How the world has changed. Or at least the American view of the military.
I am a member of the generation that viewed the military as an alien being. I came of age during the Vietnam War years (curiously, the Vietnamese call that war “the American War” – perspective makes all the difference).
The September/October issue of the Dartmouth Alumni Magazine (DAM) symbolises this change: the issue is headlined “War Stories” and features 54 US military veterans in the issue – from Alan Brown (class of 1970) to Philip Back (class of 2010). The College would not have done this if it had not perceived that the general attitude towards the military has shifted somehow: no longer the “enemy”, an alien being, but real people. What is responsible for this shift? Although the US (under President George W. Bush) vigorously resisted instituting a draft, it did something else, something which may have acted as a de facto draft: it started to force members of the National Guard to ship overseas to Iraq and Afghanistan. People in the reserves who never expected to be “called up” were. This meant that many tens of thousands of reservists saw combat who never expected to, not in this or any other lifetime.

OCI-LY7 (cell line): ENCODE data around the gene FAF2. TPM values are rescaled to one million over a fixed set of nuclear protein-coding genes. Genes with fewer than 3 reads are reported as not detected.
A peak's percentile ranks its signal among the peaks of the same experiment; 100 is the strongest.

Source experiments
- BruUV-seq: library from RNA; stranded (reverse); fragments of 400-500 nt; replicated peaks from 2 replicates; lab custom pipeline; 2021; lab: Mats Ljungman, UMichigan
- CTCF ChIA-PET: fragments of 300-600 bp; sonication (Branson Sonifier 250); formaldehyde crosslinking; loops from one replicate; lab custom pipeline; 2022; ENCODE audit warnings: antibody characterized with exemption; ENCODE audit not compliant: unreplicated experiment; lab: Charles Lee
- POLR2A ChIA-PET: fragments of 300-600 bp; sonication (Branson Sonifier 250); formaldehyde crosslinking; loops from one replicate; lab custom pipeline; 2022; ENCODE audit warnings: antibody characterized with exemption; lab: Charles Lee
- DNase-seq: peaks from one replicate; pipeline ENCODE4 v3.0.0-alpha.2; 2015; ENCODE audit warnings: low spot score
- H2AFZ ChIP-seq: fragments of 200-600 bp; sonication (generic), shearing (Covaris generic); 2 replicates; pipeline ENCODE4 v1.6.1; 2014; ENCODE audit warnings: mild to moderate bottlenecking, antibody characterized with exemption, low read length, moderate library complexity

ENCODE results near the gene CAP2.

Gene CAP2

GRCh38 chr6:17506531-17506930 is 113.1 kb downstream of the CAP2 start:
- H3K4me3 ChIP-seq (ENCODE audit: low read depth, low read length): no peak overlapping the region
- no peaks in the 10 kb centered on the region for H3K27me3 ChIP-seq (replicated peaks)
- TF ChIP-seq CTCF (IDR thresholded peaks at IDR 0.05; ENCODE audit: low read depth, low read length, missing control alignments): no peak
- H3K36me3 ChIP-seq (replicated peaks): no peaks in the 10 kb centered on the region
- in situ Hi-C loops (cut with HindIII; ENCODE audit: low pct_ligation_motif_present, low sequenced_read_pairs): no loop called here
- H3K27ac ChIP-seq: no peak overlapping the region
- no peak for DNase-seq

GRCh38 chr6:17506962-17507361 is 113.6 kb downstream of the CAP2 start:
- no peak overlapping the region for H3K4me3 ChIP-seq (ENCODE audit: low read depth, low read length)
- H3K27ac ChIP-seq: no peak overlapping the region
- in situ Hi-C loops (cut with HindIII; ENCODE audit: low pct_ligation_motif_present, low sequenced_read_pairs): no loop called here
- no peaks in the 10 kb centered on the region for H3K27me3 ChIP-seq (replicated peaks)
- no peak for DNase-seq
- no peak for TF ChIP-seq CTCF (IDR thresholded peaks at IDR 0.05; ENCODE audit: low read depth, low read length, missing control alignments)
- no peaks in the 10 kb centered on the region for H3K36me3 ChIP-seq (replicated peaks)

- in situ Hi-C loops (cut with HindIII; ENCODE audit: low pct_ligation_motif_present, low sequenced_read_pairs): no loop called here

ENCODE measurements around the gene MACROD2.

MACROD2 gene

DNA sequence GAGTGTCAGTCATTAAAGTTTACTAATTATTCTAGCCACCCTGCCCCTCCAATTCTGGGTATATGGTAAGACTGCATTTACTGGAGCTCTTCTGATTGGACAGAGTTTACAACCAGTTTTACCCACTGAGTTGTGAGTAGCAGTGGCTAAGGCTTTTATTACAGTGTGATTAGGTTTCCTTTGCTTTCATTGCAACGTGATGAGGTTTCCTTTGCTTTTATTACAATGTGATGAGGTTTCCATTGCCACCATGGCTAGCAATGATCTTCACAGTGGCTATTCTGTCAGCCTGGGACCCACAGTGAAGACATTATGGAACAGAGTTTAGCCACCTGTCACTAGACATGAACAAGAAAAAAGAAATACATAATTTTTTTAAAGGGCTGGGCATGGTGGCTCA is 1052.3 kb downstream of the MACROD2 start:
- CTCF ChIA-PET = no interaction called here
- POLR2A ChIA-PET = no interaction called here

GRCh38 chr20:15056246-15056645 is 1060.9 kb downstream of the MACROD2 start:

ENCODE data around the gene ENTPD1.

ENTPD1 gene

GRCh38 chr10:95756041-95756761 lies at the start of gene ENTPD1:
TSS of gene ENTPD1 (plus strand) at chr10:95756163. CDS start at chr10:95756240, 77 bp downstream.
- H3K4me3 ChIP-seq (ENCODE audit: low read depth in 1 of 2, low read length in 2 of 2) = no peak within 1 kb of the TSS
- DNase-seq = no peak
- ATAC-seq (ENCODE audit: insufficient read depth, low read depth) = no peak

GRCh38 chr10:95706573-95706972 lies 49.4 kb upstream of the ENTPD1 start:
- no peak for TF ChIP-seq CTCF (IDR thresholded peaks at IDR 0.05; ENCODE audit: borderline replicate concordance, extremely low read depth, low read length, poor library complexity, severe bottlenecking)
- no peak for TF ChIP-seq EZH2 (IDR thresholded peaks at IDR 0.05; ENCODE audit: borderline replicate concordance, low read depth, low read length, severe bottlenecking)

So something has changed profoundly in American views towards the military, for the better I suspect. This Dartmouth College publication is just one indication of what has been taking place for some years now.
(And yes, I am an “alumnus” of Dartmouth – I attended, although did not graduate, graduating from Cornell instead.)